The Cowherd’s Son by Rajiv Mohabir is a well crafted collection that will require a great deal of meditation (and in my case, research — as I was unfamiliar with some of the stories referred to in the collection), but even without looking up the unfamiliar, Mohabir’s poems evoke strong emotional reactions from the reader. At once they are beautiful and devastating.

RATING: Quatrain

About the Poet:
Rajiv Mohabir’s The Taxidermist’s Cut was Winner of the AWP Intro Journal Award and the 2014 Intro Prize in Poetry from Four Way Books. Recipient of a PEN/Heim Translation Fund Grant, he has also received fellowships from the Voices of Our Nation’s Artist foundation, Kundiman, and the American Institute of Indian Studies language program. He received his MFA in Poetry and Translation from at Queens College, City University of New York, and his PhD in English from the University of Hawai’i, where he teaches poetry and composition

Tapping Out by Nandi Comer

Source: NetGalley
Ebook, 96 pgs.
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Tapping Out by Nandi Comer relies heavily on imagery and language tied to lucha libre, or Mexican freestyle wrestling, as she explores the roles of identity, changes in our identities, and the masks that we often wear when faced with violence, trauma, and other situations. The poems are like the high-flying maneuvers of the wrestlers in lucha libre and many times Comer references the colorful masks of the wrestler-narrators in the poems to explore unsettling realities of migrant and immigrant experience. There are bumps and bruises along the way, and it’s hard to turn away from Comer’s poems. Reality is harsh and she displays it all.

From "Rudo"

I am always undoing the language of my body.
my arms, my hair say
Black. Dark. English only.

From “Tecnico :La Mascara,” “In a year you can go to a mall or grocery store, walk through the dust of a market and everyone will know the bottom lip and callused forehead I have kept so long inside. M’hijo, before I let go of your face, someone will have to rip me apart.” Here the wrestler is concerned about how they will be remembered and how long it will take them to return to regular society because to be unmasked in the ring is career ending. There is a deep exhaustion throughout these poems — whether exhaustion from the identities assumed and being outside of the true self or from the fighting for just a piece of happiness and fleeting joy. But the wrestlers, just like the immigrants and minorities, do not have the option of “tapping out” from their lives. They have no choice but to keep fighting — or face death head on.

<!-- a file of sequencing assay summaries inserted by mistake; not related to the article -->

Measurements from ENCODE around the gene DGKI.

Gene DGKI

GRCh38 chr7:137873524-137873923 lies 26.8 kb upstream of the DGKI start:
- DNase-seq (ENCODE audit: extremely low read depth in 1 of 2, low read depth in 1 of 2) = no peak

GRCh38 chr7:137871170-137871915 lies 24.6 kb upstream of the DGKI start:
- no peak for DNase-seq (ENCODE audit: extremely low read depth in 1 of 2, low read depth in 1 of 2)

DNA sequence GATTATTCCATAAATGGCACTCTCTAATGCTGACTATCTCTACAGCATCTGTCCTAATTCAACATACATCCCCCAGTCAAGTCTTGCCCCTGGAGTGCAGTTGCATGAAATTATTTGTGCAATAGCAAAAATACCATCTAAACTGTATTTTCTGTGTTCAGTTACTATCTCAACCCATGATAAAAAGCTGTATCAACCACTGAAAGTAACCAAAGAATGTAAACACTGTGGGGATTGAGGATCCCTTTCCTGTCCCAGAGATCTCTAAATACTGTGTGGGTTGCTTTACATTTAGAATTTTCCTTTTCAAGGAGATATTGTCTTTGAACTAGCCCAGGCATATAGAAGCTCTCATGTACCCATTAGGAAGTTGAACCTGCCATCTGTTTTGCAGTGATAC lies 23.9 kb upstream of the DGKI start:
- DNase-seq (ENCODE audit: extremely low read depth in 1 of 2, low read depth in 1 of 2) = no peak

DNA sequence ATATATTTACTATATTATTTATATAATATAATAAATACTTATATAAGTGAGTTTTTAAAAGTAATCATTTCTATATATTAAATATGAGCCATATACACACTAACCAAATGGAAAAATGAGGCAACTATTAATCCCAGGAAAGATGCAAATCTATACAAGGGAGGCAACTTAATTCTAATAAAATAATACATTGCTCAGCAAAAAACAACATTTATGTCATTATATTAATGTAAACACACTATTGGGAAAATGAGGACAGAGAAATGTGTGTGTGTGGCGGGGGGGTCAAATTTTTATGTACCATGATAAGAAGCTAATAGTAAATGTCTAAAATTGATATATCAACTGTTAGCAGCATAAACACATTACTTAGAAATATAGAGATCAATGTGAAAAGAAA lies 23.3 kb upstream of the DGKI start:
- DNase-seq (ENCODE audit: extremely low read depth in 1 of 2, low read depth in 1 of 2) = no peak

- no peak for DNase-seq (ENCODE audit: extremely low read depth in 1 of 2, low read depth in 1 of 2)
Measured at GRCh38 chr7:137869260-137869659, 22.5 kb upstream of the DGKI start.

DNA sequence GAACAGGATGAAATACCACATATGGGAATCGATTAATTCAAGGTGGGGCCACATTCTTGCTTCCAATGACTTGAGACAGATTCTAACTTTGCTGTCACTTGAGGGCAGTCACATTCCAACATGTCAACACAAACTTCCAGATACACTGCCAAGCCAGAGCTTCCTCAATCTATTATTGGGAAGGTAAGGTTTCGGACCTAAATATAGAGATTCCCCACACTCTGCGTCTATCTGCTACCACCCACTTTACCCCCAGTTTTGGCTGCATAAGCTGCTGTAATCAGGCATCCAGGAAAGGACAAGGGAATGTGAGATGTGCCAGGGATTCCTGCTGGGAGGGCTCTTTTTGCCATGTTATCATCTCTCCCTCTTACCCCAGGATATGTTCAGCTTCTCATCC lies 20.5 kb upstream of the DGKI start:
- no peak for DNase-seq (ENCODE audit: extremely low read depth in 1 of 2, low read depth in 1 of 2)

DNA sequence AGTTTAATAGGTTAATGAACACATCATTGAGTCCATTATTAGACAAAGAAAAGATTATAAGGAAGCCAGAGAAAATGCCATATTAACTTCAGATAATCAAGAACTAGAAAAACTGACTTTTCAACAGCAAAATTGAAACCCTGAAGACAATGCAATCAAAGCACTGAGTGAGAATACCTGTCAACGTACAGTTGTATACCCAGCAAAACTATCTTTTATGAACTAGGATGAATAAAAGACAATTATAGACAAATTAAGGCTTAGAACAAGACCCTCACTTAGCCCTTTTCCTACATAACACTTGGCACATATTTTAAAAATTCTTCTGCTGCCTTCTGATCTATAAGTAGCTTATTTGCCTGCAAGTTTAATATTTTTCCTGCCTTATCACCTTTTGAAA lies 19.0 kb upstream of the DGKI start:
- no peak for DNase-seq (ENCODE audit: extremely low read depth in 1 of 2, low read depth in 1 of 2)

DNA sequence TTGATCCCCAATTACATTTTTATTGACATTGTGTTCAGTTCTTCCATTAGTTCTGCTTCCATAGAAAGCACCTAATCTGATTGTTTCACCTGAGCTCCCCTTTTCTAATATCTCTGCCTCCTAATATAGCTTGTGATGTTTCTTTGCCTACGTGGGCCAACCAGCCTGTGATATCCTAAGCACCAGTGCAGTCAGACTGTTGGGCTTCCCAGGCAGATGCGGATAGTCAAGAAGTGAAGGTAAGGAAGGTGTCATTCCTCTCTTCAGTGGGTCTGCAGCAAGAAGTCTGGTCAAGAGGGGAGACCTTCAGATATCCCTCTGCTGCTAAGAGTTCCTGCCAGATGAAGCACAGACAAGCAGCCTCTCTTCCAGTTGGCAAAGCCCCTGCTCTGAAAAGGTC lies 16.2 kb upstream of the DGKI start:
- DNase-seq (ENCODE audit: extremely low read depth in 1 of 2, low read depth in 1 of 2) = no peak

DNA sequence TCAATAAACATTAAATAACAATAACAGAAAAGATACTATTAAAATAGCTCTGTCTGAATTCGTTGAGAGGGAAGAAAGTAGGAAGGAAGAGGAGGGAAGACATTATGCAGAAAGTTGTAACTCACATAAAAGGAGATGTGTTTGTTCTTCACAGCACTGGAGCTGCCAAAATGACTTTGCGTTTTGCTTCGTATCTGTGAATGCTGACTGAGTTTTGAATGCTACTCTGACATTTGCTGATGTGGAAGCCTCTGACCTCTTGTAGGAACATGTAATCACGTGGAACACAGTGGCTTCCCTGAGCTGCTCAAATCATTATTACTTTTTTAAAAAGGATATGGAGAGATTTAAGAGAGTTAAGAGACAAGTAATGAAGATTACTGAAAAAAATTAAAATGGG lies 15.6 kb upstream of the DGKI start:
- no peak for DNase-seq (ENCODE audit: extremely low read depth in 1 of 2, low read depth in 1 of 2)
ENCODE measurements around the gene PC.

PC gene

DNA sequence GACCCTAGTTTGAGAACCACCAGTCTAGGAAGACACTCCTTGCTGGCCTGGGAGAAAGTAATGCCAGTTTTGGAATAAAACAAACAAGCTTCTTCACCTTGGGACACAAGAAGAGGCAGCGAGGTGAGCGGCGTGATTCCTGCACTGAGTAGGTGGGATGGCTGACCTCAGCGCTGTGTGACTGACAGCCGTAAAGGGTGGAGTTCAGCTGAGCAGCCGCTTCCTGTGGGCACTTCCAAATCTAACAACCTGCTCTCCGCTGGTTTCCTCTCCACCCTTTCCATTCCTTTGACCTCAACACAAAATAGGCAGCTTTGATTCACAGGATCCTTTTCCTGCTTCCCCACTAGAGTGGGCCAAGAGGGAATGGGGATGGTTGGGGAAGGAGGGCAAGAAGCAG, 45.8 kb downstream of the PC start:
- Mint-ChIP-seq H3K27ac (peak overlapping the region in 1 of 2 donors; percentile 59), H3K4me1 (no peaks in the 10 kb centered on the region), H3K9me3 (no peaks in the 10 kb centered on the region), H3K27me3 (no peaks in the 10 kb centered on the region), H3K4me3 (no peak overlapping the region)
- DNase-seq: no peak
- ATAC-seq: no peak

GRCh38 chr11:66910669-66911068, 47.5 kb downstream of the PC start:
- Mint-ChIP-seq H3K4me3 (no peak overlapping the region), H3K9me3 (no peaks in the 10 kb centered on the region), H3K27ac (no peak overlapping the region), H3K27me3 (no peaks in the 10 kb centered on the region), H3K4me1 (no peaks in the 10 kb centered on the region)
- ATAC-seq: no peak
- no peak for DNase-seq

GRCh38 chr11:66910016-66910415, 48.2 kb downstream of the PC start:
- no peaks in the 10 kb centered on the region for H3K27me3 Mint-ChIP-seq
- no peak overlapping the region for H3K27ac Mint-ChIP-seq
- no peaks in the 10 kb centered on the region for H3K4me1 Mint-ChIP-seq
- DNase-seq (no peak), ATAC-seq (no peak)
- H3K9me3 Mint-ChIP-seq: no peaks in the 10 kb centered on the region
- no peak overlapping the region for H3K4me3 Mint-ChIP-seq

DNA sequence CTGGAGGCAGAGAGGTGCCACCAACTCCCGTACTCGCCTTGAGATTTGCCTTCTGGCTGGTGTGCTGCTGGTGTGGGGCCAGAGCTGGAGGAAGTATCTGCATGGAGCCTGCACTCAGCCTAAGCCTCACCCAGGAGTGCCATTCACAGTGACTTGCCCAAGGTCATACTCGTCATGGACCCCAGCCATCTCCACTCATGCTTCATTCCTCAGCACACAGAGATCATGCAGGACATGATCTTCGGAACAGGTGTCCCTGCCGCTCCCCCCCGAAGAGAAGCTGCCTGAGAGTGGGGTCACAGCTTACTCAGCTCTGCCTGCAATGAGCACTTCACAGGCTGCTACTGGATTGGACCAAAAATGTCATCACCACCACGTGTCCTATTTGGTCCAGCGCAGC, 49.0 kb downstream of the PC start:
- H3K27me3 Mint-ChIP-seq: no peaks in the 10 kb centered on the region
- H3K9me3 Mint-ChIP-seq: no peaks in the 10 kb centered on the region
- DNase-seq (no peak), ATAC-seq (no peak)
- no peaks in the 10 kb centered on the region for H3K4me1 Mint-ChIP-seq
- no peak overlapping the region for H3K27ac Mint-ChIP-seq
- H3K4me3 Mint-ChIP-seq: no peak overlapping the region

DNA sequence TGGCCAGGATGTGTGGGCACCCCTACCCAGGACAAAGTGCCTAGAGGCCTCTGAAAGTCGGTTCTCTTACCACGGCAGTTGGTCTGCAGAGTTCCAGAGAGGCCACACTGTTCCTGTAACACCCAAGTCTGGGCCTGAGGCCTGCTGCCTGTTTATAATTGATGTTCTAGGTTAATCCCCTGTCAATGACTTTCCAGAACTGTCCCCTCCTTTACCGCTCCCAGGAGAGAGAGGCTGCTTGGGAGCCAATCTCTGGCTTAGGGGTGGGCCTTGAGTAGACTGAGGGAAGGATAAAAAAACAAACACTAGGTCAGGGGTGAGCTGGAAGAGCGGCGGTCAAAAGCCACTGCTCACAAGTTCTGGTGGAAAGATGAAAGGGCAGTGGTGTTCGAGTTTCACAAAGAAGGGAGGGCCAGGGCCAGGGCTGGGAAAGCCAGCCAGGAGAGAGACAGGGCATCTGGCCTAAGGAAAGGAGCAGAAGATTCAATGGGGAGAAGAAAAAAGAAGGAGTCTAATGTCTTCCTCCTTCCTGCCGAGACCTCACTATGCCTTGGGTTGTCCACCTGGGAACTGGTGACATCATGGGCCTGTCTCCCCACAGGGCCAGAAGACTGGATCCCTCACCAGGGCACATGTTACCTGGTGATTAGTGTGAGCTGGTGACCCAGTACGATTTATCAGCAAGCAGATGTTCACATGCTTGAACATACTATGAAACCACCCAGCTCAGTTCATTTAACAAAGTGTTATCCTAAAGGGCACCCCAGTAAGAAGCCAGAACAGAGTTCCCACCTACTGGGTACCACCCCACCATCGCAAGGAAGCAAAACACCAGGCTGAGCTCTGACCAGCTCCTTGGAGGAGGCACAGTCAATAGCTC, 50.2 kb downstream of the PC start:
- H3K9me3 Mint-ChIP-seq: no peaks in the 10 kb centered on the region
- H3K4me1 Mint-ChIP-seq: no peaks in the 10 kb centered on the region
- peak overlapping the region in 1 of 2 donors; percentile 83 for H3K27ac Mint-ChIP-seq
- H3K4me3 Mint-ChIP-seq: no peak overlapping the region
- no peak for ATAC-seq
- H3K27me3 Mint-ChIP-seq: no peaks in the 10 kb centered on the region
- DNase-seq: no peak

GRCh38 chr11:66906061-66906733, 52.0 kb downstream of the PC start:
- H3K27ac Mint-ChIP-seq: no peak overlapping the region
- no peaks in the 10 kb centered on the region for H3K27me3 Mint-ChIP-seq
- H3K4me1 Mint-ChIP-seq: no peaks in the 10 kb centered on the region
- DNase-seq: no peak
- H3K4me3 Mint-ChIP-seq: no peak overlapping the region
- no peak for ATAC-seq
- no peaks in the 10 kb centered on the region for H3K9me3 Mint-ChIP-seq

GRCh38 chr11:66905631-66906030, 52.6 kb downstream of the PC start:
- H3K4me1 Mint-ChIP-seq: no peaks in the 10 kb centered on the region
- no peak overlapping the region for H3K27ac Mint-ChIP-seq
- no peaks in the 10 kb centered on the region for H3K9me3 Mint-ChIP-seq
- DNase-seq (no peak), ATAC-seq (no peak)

Tapping Out by Nandi Comer is a collection of narrative poems that melds the Mexican wrestling world with the realities of immigrants and minorities. It’s match after match, fear around the corner at every turn, and constant exhaustion in fighting to live. To ignore these narratives, is to ignore the humanity of all of us. To ignore the injustices of the world, is to be an ostrich with its head in the sand.

RATING: Quatrain

About the Poet:

NANDI COMER received a joint MFA/MA in Poetry and African American and African Diaspora Studies at Indiana University. She has received fellowships from the Callaloo Creative Writing Workshop, Cave Canem, Vermont Studio Center, and Virginia Center for the Arts. Her poems have appeared in Detroit Anthology (Rust Belt Chic Press, 2014), Blue Shift Journal, Crab Orchard Review, Green Mountains Review, Pluck!, Prairie Schooner, and Southern Indiana Review.

Lantern Puzzle by Ye Chun

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Paperback, 68 pgs.
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Lantern Puzzle by Ye Chun, which was Winner of The Berkshire Prize for First or Second Book chosen by D. A. Powell, opens with an earthquake. The world is shaken beneath the reader before the journey has even begun. In the Map section of the book, Chun pains a picture of each town/city in a way that leaves the reader wondering when the next explosion will happen and upend everything we know. The pent up unpredictability of life is felt in each of these poems, and not all of these poems are about China — the narrator explores Kansas City, Washington state, and Texas. In “Guangzhou,” the narrator says, “if only I knew the safe land–/the world terrifies me too, the world that is no/stranger than before.” We are all vaguely aware that the world is not entirely safe, but we must have courage to face it head on. How can we do that without a loved on to lean on or an amulet to protect us?

Photo of My Father at Eleven

Your father had decided to find you
in the year after the war. He, an officer,

remarried. You and your sisters and mother